• Program for Medically Underserved Women in Toledo Launched by Susan G. Komen for the Cure® with the Support of KeyBank Foundation

    August 29 Breast Health Summit Kicks Off Community Health Advisor Training Program for Low-Income and Uninsured Women
    $1 Million Grant from KeyBank Foundation Funds Breast Cancer Education and Support in 18 Communities

    TOLEDO, Ohio August 29, 2012 – A unique program that provides one-on-one outreach and support to minority and medically underserved women launches in Toledo today. Susan G. Komen for the Cure, with the support of Key Bank Foundation, gathers community leaders for a Regional Breast Health Summit and begins training more than two dozen Komen Community Health Advisors for the Toledo area.

    The Toledo launch is the fifth in Ohio and the U.S.. Nationally, the program will train more than 500 community volunteers to provide breast cancer education and support to minority and medically underserved women in cities served Komen, the world’s largest breast cancer organization. Funded by a $1 million grant from KeyBank Foundation, the program will expand to serve more than 110,000 women in 18 communities over the next two years.

    This community-based initiative, which officially kicked off in Cleveland April 12, is in keeping with Komen’s focus on lowering death rates from breast cancer in minority and medically underserved populations.

    “Susan G. Komen has worked for 30 years to reach the most vulnerable women in our society with information and support that could save their lives,” said Nancy G. Brinker, Komen Founder and CEO. “It’s a tragedy that still today, so many women are unaware of their risk for breast cancer and lack access to resources, treatment and care. KeyBank’s commitment to building this community initiative brings us all closer to the ultimate goal of a world without death from breast cancer.”

    “Breast cancer is diagnosed every two minutes, and a woman dies of breast cancer every 13 minutes in the United States,” said Beth E. Mooney, KeyCorp Chairman and CEO. “Its impact is especially devastating for women of color, who are more likely to die from breast cancer, and for poor or uninsured women. Our investment in this community health program reflects our corporate diversity vision and is just one way we give back to the communities where the people of Key live and work.”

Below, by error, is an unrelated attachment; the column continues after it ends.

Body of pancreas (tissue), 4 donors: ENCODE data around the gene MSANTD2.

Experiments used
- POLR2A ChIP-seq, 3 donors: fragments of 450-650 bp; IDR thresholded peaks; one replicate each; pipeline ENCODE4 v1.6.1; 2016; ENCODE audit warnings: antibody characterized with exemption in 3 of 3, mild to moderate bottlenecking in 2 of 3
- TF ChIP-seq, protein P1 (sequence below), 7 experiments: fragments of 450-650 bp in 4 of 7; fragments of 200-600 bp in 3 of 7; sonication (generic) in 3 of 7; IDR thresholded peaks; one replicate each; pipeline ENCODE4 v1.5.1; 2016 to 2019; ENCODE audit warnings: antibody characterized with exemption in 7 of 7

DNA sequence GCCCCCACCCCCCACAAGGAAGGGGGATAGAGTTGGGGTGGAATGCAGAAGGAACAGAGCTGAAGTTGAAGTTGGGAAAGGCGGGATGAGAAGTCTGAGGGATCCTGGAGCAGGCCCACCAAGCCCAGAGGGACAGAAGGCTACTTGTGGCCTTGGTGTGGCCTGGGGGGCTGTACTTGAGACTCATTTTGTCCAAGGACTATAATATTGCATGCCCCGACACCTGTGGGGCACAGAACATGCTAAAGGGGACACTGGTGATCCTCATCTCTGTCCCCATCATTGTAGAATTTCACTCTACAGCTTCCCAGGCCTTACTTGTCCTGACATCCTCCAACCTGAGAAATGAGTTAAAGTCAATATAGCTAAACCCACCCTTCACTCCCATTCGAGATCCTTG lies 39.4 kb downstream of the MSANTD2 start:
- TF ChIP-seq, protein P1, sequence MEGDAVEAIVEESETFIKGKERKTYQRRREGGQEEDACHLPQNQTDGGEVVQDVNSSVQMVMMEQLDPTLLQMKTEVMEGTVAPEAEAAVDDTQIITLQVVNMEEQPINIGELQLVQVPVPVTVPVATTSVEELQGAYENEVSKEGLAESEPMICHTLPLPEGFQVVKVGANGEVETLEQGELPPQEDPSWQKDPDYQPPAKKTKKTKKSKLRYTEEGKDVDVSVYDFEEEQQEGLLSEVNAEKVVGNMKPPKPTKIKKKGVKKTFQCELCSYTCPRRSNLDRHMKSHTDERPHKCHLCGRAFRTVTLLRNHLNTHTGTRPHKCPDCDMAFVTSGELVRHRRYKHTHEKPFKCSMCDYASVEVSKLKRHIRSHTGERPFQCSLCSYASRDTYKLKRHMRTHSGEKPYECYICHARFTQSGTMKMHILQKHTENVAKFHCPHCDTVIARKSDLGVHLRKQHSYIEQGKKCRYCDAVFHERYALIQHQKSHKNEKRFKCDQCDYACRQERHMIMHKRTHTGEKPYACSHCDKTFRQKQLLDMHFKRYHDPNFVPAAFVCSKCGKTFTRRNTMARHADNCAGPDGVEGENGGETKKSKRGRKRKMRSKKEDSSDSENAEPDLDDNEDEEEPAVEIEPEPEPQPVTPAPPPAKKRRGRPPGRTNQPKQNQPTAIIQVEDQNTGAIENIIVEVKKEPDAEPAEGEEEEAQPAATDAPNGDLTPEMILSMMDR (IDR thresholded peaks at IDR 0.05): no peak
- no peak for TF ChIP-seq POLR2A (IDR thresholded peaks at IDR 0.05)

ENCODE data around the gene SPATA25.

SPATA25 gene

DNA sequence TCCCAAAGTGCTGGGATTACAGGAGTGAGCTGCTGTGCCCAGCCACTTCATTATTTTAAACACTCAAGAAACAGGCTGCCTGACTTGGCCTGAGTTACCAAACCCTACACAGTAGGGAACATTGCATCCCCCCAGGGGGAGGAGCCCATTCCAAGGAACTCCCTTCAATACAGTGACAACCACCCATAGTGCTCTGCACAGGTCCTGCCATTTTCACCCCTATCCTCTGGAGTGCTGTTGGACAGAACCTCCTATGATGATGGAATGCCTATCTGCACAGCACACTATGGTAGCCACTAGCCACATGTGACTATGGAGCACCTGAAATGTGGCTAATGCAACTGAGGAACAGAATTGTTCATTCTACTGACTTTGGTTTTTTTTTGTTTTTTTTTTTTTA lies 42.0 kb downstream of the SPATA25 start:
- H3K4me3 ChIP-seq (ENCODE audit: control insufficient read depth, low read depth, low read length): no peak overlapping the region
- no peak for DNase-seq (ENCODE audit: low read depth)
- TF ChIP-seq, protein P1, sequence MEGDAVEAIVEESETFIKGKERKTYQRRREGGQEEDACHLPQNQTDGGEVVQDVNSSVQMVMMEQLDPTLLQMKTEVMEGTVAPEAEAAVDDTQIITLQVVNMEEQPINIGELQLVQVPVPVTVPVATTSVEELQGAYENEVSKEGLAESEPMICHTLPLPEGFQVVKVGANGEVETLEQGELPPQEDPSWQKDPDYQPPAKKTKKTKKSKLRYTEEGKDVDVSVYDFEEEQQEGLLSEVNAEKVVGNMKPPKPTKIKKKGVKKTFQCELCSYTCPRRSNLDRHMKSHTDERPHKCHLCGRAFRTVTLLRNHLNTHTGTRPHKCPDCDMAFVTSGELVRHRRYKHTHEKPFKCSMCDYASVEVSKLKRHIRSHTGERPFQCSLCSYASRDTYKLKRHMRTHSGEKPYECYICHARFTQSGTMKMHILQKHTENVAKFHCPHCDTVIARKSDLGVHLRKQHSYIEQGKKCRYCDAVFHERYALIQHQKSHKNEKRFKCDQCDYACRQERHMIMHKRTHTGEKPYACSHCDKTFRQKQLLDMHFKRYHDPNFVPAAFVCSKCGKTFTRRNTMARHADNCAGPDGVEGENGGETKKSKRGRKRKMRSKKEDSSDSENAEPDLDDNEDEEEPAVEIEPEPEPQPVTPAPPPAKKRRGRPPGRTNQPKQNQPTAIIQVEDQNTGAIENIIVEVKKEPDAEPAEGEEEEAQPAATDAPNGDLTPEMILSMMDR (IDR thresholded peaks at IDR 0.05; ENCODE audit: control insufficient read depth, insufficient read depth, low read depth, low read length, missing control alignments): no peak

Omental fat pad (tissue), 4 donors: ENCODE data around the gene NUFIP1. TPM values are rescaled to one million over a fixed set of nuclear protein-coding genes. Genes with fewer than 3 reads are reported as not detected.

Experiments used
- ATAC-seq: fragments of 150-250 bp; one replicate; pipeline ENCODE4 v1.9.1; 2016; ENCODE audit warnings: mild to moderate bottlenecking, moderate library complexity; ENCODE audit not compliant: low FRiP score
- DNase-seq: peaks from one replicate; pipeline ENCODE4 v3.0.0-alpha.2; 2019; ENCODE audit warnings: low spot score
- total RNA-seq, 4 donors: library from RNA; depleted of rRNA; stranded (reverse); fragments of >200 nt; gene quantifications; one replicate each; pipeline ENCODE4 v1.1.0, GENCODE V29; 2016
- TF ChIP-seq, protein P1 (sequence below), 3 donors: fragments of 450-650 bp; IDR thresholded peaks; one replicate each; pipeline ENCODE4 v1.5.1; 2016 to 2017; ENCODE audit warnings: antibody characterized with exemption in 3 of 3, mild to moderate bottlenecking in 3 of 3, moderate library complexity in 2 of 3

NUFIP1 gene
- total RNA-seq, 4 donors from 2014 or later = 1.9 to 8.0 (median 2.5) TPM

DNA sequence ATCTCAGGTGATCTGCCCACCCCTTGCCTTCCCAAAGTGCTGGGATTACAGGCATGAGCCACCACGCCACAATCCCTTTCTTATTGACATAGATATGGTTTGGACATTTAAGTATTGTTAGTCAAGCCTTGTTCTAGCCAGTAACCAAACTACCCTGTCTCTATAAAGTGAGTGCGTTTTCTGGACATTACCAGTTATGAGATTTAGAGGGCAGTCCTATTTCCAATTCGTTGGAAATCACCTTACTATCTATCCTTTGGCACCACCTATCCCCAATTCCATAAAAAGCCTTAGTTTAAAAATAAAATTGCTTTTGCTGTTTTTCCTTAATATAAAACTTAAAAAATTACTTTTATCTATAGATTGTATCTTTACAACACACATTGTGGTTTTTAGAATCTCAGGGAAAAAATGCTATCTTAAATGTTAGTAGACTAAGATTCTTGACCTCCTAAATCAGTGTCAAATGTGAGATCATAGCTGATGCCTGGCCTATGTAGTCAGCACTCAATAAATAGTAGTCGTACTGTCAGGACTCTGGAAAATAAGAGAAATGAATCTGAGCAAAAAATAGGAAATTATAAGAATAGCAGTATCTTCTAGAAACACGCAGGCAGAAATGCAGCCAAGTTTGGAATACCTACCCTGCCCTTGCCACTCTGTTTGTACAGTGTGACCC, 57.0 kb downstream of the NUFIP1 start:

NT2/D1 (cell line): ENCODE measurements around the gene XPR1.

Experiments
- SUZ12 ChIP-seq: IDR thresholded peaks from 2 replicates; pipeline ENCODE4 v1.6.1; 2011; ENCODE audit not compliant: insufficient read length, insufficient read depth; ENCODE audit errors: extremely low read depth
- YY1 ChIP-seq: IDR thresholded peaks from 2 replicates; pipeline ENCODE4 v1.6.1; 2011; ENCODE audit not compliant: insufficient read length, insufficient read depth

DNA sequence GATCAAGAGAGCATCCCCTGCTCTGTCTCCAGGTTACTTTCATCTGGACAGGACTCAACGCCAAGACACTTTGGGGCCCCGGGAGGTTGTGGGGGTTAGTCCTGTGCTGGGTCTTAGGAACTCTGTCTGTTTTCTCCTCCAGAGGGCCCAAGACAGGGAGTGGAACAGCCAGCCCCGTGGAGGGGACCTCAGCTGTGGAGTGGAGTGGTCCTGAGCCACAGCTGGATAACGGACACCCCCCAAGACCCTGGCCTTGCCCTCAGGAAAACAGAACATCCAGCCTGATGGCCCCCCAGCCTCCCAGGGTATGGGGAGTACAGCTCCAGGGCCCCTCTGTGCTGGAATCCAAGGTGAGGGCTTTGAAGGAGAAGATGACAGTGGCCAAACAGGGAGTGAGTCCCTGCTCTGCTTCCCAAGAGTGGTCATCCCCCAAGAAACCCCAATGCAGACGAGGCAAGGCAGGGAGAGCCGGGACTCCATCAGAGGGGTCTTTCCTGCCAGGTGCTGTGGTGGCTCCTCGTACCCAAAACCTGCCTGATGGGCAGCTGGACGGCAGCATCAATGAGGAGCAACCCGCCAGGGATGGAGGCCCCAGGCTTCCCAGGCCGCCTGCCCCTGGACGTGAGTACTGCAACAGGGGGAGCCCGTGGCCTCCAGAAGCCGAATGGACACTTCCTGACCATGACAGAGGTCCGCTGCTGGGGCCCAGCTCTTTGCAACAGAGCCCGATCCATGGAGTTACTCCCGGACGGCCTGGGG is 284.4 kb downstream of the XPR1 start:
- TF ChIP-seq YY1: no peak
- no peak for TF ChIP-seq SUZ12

“Ohio is among the top five states for breast cancer mortality,” said James Hoffman, president of Key’s Michigan/Northwest Ohio District. “That’s why an initiative such as this is crucial to encourage early detection and treatment.”

    The Regional Breast Health Summit will focus on improving access to quality breast health services for uninsured, low-income and medically underserved women in the Toledo area. Featured panelists at the Summit include:
    • Jan Ruma, MED, CFRE, Executive Director of Toledo-Lucas County CareNet
    • Terry Pietryga, MD, JD, Medical Director of the Toledo Mercy Women’s Center
    • Robin Shermis, MD, MPH, Medical Director of The Toledo Hospital Breast Care Center
    • Iman Mohamed, MD, MPH, Professor of Medicine, Chief/Hematology and Oncology, Associate Dean of Admissions, University of Toledo

    After the summit, 25 local volunteers will begin training as community health advisors who will educate and provide critical support to women facing breast cancer.

    The initiative will grow during 2012 and 2013 to train more than 500 advisors in 18 cities: Cleveland, Akron, Canton, Cincinnati, Columbus, Dayton and Toledo in Ohio; Albany, Buffalo, Rochester and Syracuse in New York; Indianapolis.; Denver; Bonita Springs, FL.; Tacoma, Bellevue and Bellingham in Washington, and Portland, OR.

    Minority Health Issues
    While African American women in Northwest Ohio over the age of 40 are diagnosed with breast cancer at a significantly lower rate (65.23 versus 101.87), their mortality rate from breast cancer is nearly equal to that of their Caucasian counterparts (25.26 versus 27.57). Projects funded through Komen Northwest Ohio’s Community Grants program work hard to diminish this disparity.

    An estimated 37 percent of women 40 and over in Lucas County have gone without a mammogram in the last 12 months. Komen Community Grant projects work to reduce barriers preventing women from gaining access to life saving services by educating women on positive breast health practices and the importance of early detection. This education, in turn, allows women access to free/low cost mammography screenings through Toledo-Lucas County CareNet, Mercy, ProMedica and University of Toledo. In 2011, grants from the Northwest Ohio Affiliate of Komen funded 864 screening mammograms and 336 diagnostic procedures of medically underserved women in Lucas County.

    “The importance of education on vital screening services is already being demonstrated here locally in Northwest Ohio,” said Mary Westphal, executive director of the Komen Northwest Ohio Affiliate. “The need for these programs is growing all across the country. The support from KeyBank Foundation is integral to show how impactful education programs can be and hopefully inspire additional like-minded initiatives that target the most vulnerable populations that need these services the most.”